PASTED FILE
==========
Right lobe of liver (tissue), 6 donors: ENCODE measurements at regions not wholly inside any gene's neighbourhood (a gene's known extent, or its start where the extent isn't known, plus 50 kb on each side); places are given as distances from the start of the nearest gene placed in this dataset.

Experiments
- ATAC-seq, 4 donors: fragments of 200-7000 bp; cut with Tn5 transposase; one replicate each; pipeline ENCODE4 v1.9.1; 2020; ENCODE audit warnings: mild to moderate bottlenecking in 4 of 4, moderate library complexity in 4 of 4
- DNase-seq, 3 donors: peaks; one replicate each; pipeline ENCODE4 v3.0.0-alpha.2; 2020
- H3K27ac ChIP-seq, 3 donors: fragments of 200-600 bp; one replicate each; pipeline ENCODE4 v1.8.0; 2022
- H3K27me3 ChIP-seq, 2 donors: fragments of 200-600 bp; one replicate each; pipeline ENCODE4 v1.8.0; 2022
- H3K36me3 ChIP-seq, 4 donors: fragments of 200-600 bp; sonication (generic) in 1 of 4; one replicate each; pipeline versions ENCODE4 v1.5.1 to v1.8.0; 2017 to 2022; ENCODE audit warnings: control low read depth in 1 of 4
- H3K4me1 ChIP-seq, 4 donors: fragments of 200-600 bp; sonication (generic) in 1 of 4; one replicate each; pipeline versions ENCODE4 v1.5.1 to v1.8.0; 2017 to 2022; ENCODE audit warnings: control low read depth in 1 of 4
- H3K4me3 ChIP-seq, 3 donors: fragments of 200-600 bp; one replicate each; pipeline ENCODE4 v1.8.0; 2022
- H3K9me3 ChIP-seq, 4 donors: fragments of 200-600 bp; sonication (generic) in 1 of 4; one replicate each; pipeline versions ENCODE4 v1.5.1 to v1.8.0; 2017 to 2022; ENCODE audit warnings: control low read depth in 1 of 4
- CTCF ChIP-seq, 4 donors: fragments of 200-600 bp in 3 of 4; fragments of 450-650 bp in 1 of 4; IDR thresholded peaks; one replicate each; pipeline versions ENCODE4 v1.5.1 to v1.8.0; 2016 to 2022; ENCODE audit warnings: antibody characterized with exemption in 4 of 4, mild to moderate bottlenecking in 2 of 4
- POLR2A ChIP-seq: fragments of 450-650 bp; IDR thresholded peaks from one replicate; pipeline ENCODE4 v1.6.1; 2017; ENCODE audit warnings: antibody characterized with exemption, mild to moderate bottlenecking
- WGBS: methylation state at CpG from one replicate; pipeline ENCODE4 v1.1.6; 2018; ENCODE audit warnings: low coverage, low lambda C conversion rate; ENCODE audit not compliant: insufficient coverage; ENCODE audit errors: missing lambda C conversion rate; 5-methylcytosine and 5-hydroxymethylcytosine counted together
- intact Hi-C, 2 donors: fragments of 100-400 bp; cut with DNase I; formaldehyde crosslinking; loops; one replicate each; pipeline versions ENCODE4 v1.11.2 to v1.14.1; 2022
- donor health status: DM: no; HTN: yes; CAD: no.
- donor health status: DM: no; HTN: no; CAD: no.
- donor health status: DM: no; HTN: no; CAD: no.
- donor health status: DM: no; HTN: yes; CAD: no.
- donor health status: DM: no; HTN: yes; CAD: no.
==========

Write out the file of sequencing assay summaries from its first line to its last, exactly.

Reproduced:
Right lobe of liver (tissue), 6 donors: ENCODE measurements at regions not wholly inside any gene's neighbourhood (a gene's known extent, or its start where the extent isn't known, plus 50 kb on each side); places are given as distances from the start of the nearest gene placed in this dataset.

Experiments
- ATAC-seq, 4 donors: fragments of 200-7000 bp; cut with Tn5 transposase; one replicate each; pipeline ENCODE4 v1.9.1; 2020; ENCODE audit warnings: mild to moderate bottlenecking in 4 of 4, moderate library complexity in 4 of 4
- DNase-seq, 3 donors: peaks; one replicate each; pipeline ENCODE4 v3.0.0-alpha.2; 2020
- H3K27ac ChIP-seq, 3 donors: fragments of 200-600 bp; one replicate each; pipeline ENCODE4 v1.8.0; 2022
- H3K27me3 ChIP-seq, 2 donors: fragments of 200-600 bp; one replicate each; pipeline ENCODE4 v1.8.0; 2022
- H3K36me3 ChIP-seq, 4 donors: fragments of 200-600 bp; sonication (generic) in 1 of 4; one replicate each; pipeline versions ENCODE4 v1.5.1 to v1.8.0; 2017 to 2022; ENCODE audit warnings: control low read depth in 1 of 4
- H3K4me1 ChIP-seq, 4 donors: fragments of 200-600 bp; sonication (generic) in 1 of 4; one replicate each; pipeline versions ENCODE4 v1.5.1 to v1.8.0; 2017 to 2022; ENCODE audit warnings: control low read depth in 1 of 4
- H3K4me3 ChIP-seq, 3 donors: fragments of 200-600 bp; one replicate each; pipeline ENCODE4 v1.8.0; 2022
- H3K9me3 ChIP-seq, 4 donors: fragments of 200-600 bp; sonication (generic) in 1 of 4; one replicate each; pipeline versions ENCODE4 v1.5.1 to v1.8.0; 2017 to 2022; ENCODE audit warnings: control low read depth in 1 of 4
- CTCF ChIP-seq, 4 donors: fragments of 200-600 bp in 3 of 4; fragments of 450-650 bp in 1 of 4; IDR thresholded peaks; one replicate each; pipeline versions ENCODE4 v1.5.1 to v1.8.0; 2016 to 2022; ENCODE audit warnings: antibody characterized with exemption in 4 of 4, mild to moderate bottlenecking in 2 of 4
- POLR2A ChIP-seq: fragments of 450-650 bp; IDR thresholded peaks from one replicate; pipeline ENCODE4 v1.6.1; 2017; ENCODE audit warnings: antibody characterized with exemption, mild to moderate bottlenecking
- WGBS: methylation state at CpG from one replicate; pipeline ENCODE4 v1.1.6; 2018; ENCODE audit warnings: low coverage, low lambda C conversion rate; ENCODE audit not compliant: insufficient coverage; ENCODE audit errors: missing lambda C conversion rate; 5-methylcytosine and 5-hydroxymethylcytosine counted together
- intact Hi-C, 2 donors: fragments of 100-400 bp; cut with DNase I; formaldehyde crosslinking; loops; one replicate each; pipeline versions ENCODE4 v1.11.2 to v1.14.1; 2022
- donor health status: DM: no; HTN: yes; CAD: no.
- donor health status: DM: no; HTN: no; CAD: no.
- donor health status: DM: no; HTN: no; CAD: no.
- donor health status: DM: no; HTN: yes; CAD: no.
- donor health status: DM: no; HTN: yes; CAD: no.